Deutsche Shillelagh’s fur Technical Commentaries ‘TAD: Information Training and Agricultural Development SLURP: The Kenya Local Government Reform Programmer Lass: Local Authorities ALASKA: Local Authority Service Delivery Action Plan Nags: Non-Government Organizations PC: Project Cycle Management MAMBO: Project Management Body of Knowledge REPRESS: Rural Poverty reduction and Local Government Support Programmer VEIL: Blames Undersecretaries Read 1. Introduction: The first and one of the critical steps in the project cycle management is the identification and selection process.
This is an important stage such that it can affect the whole process including that of sustainability of the project after completion and transferring to operational phase. However, this stage is overlooked in some cases particularly in the process of capturing the actual needs of the beneficiaries. Instead of demand driven approach some donors including international organizations would like to follow supply driven approach. In the actual practice projects should be identified from the perspective of the needs or demand of the beneficiaries whether at community or national levels.
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Countries need to craft their strategic plans and programs from the point of view of the interest of their people. Donors both bilateral and multilateral including international organizations and non-governmental organizations need to direct their assistance based on the programs of the countries which are reflecting the actual needs of their citizens. In other words the assistance of donors should be synchronized with that of the needs of the countries that are clearly shown in the strategic plans of the latter.
However, what we see in practice is not similar to that of what has been said. Particularly donations from international organizations tend to focus on the interest of the donors instead of that of the recipients. Many Nags in developing countries of Africa, for instance, design their own program based on the aim or intention of the resources from donors rather than the needs of the society at large or the community in particular. It does not mean that recipients of funds from donors should not take into account the focus of donation funds.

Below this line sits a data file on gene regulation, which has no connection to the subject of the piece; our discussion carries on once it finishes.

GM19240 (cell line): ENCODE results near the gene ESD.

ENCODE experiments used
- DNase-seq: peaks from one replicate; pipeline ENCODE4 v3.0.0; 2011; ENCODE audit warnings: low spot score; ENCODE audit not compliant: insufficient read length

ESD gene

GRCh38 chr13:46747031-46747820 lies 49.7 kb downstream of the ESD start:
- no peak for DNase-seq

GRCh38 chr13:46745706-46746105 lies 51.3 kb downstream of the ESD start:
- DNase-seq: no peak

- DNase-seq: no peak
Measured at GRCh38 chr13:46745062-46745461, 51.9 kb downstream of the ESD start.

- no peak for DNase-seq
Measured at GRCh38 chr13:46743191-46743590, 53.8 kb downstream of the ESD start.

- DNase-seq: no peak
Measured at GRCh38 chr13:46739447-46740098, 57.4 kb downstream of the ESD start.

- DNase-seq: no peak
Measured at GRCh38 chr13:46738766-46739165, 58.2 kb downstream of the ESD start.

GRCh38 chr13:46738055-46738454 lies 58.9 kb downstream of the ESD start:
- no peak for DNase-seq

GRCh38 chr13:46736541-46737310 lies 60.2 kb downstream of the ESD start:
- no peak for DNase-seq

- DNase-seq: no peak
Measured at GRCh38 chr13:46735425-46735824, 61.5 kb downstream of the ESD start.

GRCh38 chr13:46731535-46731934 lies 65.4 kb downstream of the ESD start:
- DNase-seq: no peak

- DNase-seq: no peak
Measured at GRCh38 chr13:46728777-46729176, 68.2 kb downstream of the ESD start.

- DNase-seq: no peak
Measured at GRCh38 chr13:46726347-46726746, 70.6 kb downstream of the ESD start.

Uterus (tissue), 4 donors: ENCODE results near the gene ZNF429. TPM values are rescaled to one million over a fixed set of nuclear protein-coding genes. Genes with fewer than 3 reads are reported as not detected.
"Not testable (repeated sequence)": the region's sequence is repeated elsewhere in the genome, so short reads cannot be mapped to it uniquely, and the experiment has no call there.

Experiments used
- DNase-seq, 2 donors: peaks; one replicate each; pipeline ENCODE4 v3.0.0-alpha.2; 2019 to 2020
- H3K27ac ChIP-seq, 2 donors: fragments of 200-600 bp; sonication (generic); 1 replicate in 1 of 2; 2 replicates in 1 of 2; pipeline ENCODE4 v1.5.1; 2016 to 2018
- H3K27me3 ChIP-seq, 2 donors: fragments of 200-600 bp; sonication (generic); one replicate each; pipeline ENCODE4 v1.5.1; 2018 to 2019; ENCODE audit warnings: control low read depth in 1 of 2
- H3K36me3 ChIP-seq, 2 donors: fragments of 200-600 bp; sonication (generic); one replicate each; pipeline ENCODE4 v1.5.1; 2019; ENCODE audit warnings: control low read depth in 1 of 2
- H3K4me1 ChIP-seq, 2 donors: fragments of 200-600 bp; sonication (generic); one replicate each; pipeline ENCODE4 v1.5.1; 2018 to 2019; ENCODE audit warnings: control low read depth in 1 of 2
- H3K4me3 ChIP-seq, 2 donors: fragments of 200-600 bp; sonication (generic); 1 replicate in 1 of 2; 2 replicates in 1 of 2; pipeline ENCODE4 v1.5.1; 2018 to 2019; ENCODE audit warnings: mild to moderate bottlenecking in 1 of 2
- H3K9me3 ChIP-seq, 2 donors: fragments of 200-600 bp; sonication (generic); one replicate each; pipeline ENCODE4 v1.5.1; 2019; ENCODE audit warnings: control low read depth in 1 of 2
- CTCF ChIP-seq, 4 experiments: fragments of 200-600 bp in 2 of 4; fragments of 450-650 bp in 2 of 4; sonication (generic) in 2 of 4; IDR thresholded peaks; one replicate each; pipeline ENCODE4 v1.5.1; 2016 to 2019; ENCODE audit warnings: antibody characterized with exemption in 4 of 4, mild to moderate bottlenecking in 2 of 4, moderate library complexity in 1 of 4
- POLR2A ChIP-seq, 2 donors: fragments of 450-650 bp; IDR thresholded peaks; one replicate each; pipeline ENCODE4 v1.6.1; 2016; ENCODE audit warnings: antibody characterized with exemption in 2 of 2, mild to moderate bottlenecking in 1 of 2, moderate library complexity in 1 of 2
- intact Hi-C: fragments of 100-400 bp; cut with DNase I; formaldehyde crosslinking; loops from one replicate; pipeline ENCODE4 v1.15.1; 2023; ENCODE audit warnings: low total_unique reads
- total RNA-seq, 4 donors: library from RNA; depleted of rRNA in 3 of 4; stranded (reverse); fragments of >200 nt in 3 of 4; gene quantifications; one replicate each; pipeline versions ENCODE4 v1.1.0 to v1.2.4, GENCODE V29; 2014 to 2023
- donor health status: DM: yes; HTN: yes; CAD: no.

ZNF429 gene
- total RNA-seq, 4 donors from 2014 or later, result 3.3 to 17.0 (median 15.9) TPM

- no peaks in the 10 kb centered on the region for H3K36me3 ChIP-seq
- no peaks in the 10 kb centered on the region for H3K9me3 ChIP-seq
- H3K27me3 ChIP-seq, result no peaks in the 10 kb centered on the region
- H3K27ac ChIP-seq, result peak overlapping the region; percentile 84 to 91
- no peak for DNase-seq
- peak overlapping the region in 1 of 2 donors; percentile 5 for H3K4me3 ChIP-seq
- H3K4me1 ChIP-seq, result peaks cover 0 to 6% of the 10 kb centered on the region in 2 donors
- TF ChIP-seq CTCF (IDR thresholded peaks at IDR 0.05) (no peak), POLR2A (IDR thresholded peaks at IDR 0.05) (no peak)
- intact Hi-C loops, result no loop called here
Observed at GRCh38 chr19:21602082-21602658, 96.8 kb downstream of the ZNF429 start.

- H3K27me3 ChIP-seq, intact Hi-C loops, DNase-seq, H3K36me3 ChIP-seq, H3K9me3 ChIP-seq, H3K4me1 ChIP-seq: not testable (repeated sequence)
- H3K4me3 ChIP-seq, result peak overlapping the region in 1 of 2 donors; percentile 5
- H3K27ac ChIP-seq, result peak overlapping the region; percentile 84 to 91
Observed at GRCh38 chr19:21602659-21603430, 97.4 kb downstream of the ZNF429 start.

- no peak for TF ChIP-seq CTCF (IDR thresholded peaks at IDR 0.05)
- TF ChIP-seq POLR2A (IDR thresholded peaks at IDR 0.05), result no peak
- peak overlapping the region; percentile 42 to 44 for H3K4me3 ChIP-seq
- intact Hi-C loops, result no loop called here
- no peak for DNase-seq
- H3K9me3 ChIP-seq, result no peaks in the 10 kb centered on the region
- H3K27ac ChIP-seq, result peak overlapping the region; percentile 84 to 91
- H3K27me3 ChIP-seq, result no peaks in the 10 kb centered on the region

As the recipients have enormous needs to be addressed, then it is imperative to align and match their projects towards the interest of the donors as ell. In the world where we have so many poor nations that need to be helped and few nations that can help then this is some kind of competition for scanty resources, I. E. Funds from donors. Thus there is a need to win the competition by a given nation through adopting a smart strategy. This, among other things, require the strategy of keeping the balance between the donors’ intention of funding and the country policy or goals to meet the interest of the society.
One of the main reasons for the failure of projects either at early stage of the implementation or not being sustainable after getting into operation stages is low attention given at the project identification and selection stage. I believe that the smart strategy of maintaining the seriously considered during project identification and planning. Therefore, the purpose of this paper is to understand the concepts of Project and Project Cycle Management (PC) and to critically examine one of the phases of PC, which is Project Identification.
An attempt will be made to identify inherent problems that are commonly overlooked at this stage of project cycle management and to come out with commendations as part of solutions to the problems. 2. Understanding of Project and Project Cycle Management (PC) 2. 1 What is project? According to Nicholas, John M. (2001) some of the characteristics that warrant classifying an activity as a project centers on the purpose, complexity, uniqueness, unfamiliarity, stake, impermanence, and life cycle of the activity.